Numerous nutritional studies confirm that humans, pets and other animals, from infancy to adulthood to senior age, benefit from an adequate intake of DHA.
DHA, or Docosahexaenoic acid, is a long chain polyunsaturated omega-3 fatty acid found throughout the body. It is a major structural component of brain tissue and the retina, a key component of the heart, is located in healthy joints and plays a significant role in the control of multiple cellular functions like the inflammation or immune response. DHA omega-3 is therefore essential for proper body functions and considered the most important nutritional lipid in our diet.
There is a growing amount of evidence that consumption of the omega 3 fatty acid known as DHA, helps support the following:
It is important to consume the right form of omega 3. While long chain DHA omega 3 provides a broad range of health benefits, the well-known short chain omega-3, alpha-linolenic acid (ALA) is used as a cellular energy source. Although ALA can undergo conversion and elongation to DHA in the cells, it is an inefficient process due to the presence of the omega-6 fatty acids that are converted to their corresponding active products via the same enzyme systems. This competition for conversion means that supplementation of a preformed source of dietary DHA omega 3 is the preferred nutritional strategy.
There are many ingredients that contain omega-3 fatty acids. Flax seed and some vegetable oils are sources of the short chain omega-3 ALA. They are not however direct sources of omega 3, DHA.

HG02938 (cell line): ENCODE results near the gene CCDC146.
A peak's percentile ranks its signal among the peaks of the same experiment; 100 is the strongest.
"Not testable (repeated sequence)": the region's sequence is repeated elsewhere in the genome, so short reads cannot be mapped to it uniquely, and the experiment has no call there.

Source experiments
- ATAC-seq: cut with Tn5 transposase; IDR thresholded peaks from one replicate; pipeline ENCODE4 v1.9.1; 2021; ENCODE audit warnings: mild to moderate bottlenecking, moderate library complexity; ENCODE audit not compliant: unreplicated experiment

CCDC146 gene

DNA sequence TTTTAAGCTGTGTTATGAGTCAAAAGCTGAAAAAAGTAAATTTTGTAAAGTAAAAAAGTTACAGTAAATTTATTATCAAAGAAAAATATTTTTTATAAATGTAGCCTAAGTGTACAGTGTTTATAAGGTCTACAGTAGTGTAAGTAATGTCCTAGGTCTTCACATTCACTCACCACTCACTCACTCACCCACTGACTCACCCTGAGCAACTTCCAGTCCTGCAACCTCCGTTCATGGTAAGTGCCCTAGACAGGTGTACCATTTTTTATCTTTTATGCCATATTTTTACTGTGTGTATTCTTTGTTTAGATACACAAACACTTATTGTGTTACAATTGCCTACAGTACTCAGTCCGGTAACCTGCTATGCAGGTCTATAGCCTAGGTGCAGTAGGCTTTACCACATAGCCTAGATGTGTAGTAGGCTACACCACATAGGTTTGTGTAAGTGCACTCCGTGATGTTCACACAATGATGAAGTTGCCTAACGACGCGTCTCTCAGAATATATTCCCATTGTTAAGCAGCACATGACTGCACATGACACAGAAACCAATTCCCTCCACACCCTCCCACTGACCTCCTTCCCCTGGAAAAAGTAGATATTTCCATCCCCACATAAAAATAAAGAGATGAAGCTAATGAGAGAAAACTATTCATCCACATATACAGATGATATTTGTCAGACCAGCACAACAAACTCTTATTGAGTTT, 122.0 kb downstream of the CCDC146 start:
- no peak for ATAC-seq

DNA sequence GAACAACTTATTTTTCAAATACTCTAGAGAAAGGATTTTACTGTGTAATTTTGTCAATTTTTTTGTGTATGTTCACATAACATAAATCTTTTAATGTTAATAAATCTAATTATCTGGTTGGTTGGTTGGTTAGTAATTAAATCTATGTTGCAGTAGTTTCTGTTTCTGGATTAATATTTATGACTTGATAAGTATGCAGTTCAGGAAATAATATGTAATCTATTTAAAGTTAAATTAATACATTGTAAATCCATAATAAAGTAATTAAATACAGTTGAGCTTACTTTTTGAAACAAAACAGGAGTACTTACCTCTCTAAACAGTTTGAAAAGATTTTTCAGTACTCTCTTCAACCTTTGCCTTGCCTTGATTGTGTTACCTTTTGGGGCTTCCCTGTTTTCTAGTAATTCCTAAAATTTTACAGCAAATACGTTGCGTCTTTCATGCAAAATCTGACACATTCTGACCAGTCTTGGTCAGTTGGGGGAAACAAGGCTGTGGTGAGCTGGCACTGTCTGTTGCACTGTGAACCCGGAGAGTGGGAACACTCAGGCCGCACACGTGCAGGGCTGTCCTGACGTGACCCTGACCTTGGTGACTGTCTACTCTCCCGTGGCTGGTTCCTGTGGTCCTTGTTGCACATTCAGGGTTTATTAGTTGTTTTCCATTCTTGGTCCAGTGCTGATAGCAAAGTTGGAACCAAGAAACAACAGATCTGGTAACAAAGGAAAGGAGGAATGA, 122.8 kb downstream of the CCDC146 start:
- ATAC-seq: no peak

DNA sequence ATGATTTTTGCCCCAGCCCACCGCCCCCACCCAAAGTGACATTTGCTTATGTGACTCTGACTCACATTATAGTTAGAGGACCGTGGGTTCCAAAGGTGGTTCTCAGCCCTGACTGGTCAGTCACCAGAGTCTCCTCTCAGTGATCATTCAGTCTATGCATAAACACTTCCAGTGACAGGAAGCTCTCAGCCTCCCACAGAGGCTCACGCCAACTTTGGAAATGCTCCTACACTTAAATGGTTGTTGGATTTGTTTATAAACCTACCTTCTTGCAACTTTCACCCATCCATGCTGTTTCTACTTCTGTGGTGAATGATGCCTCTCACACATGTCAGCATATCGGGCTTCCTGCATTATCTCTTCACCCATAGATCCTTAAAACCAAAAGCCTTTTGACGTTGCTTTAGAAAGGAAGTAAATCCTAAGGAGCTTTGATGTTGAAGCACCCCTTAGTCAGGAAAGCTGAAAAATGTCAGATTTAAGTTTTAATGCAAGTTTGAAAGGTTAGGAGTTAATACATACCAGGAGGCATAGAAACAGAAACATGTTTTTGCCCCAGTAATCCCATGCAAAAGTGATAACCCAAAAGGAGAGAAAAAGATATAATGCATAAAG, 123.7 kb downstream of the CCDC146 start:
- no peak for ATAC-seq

Fish oil is the most common source of long chain omega 3 DHA used in human and animal nutritional products. However, its DHA content can vary significantly and is dependent on fish species, geographical origin of the fish harvested and the way that they and their oils are processed and stabilized.
Fish do not however produce long chain omega 3 fatty acids, such as DHA themselves. The long chain omega 3 fatty acids EPA (eicosapentaenoic acid) and DHA abundant in some fish species are actually produced by certain species of marine micro-algae naturally. These micro-algae are at the very start of the marine food chain. Algal omega 3’s therefore bioaccumulate through the food chain into ocean fish as shown below.
It therefore makes sense to go to the source of marine omega 3’s and it is at this point that modern biotechnology helps us. Cultivating marine sourced algae under controlled conditions provides a consistent alternative source of DHA omega-3 which is unaffected by seasonal fluctuations, the availability of direct marine (fish) sources, any geographic variability or unwanted shifts in quality.
Using micro-algae as an omega 3 source rather than fish therefore makes good sense. Carefully grown, natural dried micro-algae DHAgold™ is not only a nutritious ingredient it is more consistent, sustainable, and a safer source of omega 3’s than fish ingredients.
DHAgold™, the high-quality micro-algae helps address the health benefits that matter, promising a brighter and smarter future for pets.
23 September 2019
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